Developers Dimand have converted an old industrial building in the Athens area of Piraeus into Greece’s first green car parking area.

The changes to the building are part of the reconstruction and repurposing of the old Papastratos tobacco facilities in a project drawing strong interest.

Dimand acquired the Papastratos ex tobacco industrial facilities in Piraeus, with a vision to redevelop them as the focal point of the Ag. Dionysios regeneration by the Piraeus Municipality, in line with the transformation of the Piraeus port. The properties consist of three city blocks with a total plot area of 17,841 sqm and a gross building area of 65,743 sqm. DIMAND plans a sustainable mixed-use project with office, hospitality, cultural and commercial uses as well as public areas. The project’s first phase, a logistics centre transformed into a green office building, is being executed in a joint venture with Grivalia Properties.

Greece’s first green car park

In particular, Piraeus Port Plaza 3 project, the parking structure known as Building C has received “green” certification from GBCI (Green Business Certification, Inc), the Parksmart Bronze Certification.

“Οur adherence to the philosophy of sustainability and creating bioclimatic buildings has developed a parking facility that improves the environmental footprint, reduces operational costs, increases energy efficiency, and provides better lighting and ventilation. Parksmart is a unique rating system in the world that is designed to promote sustainable design and operation of parking structures,” the company said in a statement.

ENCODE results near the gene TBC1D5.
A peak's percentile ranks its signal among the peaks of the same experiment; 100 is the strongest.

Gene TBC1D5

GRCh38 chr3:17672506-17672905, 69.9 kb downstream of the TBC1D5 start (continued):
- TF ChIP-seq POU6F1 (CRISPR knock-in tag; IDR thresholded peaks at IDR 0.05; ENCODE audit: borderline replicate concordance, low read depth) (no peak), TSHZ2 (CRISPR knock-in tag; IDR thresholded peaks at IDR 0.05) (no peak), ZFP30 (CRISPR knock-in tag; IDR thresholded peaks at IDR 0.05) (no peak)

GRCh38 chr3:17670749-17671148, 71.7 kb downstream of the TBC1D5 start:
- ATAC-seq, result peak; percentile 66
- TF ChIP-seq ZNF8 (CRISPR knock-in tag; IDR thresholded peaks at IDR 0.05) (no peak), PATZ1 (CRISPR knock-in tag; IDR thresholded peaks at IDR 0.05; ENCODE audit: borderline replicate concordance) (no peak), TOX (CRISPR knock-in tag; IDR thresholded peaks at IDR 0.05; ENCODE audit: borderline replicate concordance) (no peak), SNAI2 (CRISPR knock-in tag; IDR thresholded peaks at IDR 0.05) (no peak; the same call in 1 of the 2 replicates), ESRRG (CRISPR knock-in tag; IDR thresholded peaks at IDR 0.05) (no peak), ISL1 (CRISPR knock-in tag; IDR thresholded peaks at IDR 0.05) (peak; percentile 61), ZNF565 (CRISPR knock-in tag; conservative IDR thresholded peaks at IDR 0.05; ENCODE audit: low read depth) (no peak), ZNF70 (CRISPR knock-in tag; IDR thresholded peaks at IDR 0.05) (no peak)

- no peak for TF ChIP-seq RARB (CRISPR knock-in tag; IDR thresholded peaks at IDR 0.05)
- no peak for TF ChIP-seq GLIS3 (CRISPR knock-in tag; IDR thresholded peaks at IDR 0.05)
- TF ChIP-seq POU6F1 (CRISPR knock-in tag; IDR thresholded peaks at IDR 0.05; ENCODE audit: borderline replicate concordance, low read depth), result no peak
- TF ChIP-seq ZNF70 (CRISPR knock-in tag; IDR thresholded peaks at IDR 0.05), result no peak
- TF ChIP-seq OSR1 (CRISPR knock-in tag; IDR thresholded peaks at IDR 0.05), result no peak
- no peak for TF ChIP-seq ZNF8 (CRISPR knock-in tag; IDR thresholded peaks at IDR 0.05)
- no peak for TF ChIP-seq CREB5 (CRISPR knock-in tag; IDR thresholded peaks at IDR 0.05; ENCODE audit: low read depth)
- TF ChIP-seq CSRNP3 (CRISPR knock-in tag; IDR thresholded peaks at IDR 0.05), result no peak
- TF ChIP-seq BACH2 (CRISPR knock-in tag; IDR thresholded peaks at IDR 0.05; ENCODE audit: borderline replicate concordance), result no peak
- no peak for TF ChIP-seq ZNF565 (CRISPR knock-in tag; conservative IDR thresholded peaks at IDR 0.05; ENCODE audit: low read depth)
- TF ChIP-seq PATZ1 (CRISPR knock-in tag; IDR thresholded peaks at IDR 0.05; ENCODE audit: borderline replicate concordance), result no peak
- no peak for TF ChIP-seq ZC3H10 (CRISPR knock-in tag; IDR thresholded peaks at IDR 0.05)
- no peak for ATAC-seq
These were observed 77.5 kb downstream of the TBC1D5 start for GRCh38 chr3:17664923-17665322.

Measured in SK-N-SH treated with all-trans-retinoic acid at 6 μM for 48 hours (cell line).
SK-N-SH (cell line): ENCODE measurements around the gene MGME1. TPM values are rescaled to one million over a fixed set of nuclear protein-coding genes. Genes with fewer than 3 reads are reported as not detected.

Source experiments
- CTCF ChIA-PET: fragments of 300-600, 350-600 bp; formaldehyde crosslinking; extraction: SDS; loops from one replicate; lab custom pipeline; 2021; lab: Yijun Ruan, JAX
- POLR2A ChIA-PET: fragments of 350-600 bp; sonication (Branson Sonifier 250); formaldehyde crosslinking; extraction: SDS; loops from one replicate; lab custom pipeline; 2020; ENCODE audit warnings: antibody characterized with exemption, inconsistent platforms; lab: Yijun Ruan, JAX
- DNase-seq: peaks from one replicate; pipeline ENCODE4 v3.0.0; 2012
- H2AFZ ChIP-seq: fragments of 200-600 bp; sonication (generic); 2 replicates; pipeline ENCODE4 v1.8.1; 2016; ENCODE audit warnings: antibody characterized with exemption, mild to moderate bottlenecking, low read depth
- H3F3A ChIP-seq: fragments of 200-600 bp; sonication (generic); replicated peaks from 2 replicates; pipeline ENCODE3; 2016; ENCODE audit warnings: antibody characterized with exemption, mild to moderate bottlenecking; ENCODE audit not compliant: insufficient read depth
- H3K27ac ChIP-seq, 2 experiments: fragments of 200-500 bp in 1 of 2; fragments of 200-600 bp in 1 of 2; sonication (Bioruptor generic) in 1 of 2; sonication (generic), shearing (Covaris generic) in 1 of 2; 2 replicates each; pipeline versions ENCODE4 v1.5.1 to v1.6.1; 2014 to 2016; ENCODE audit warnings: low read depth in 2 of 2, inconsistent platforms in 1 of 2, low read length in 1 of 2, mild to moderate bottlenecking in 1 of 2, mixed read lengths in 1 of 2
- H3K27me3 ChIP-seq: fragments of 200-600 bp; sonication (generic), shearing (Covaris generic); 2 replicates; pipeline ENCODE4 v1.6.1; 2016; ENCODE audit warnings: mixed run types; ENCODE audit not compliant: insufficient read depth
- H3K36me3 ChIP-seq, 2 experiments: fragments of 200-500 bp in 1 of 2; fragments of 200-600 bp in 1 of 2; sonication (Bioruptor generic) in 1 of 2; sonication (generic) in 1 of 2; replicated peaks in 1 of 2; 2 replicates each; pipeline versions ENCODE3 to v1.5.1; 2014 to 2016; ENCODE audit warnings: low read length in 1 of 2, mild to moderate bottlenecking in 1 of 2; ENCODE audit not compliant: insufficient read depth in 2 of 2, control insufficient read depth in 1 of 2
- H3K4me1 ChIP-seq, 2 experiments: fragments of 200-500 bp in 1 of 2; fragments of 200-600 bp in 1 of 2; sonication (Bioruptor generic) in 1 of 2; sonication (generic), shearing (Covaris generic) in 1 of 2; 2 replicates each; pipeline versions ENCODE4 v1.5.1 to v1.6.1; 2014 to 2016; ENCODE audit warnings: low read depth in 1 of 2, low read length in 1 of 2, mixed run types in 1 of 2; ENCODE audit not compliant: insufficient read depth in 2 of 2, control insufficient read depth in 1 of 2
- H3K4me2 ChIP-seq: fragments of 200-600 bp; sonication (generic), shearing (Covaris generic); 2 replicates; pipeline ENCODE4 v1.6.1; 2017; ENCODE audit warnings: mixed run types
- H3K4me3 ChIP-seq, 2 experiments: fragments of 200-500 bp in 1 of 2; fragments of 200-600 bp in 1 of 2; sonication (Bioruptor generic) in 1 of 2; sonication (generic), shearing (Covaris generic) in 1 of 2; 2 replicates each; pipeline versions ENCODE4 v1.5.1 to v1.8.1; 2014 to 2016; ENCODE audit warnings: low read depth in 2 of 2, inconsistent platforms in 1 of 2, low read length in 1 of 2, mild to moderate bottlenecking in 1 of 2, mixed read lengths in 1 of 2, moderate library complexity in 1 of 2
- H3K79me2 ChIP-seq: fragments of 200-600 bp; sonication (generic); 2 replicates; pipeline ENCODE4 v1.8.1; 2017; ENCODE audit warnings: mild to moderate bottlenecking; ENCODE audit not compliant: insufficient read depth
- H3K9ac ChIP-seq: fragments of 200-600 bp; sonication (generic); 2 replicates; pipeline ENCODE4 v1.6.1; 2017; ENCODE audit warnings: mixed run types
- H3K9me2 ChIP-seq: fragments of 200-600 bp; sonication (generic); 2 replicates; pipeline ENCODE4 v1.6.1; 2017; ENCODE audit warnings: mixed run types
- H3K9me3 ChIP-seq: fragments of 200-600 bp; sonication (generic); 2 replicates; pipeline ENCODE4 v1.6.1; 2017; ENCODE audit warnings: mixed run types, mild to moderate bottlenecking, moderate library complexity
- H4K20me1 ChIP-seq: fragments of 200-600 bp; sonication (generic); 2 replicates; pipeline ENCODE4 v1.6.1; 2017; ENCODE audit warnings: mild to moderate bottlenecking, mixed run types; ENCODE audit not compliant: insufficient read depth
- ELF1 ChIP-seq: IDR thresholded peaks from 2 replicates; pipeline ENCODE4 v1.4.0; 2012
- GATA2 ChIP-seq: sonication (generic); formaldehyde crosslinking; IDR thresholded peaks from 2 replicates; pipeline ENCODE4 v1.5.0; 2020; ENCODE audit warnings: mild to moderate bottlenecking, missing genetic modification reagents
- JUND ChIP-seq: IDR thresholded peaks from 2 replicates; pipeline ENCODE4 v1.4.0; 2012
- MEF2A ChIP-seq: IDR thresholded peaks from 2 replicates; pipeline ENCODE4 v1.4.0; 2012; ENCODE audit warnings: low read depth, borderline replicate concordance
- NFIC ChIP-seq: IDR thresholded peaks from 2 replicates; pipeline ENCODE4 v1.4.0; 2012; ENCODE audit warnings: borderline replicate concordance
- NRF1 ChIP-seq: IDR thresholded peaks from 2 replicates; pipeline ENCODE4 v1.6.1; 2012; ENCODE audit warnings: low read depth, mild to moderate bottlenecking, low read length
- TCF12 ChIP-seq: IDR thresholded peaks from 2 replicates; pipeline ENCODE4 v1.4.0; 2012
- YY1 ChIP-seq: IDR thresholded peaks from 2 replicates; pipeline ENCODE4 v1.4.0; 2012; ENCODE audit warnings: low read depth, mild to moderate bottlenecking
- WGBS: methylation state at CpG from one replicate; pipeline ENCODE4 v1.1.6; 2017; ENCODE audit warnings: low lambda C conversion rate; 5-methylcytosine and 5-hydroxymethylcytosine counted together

In addition to Parksmart certification, Piraeus Port Plaza 3 project, and the change of use for buildings A & C has also received LEED certification and did so in the midst of a global pandemic receiving their highest honor, the prestigious LEED Platinum designation, it added.

This article was first published here. 

For more Real Estate News & Views on Greece and Europe’s South, head to The Greek Guru.

Stelios Bouras

A journalist for nearly two decades, Stelios has covered everything in the Greek capital, ranging from the politics and the economy to dancing architects and the souvlaki. Writing is his passion. After covering Greece for The Wall Street Journal and Reuters, he is now narrowing in on real estate and architecture. He believes that homes are more than a place to eat and sleep in and that light, design and space shape lives, along with the features of a building. Originally from Melbourne, he knows how to break down complex Greek issues into easy to understand stories for a foreign audience. He writes on real estate and the economy on his blog

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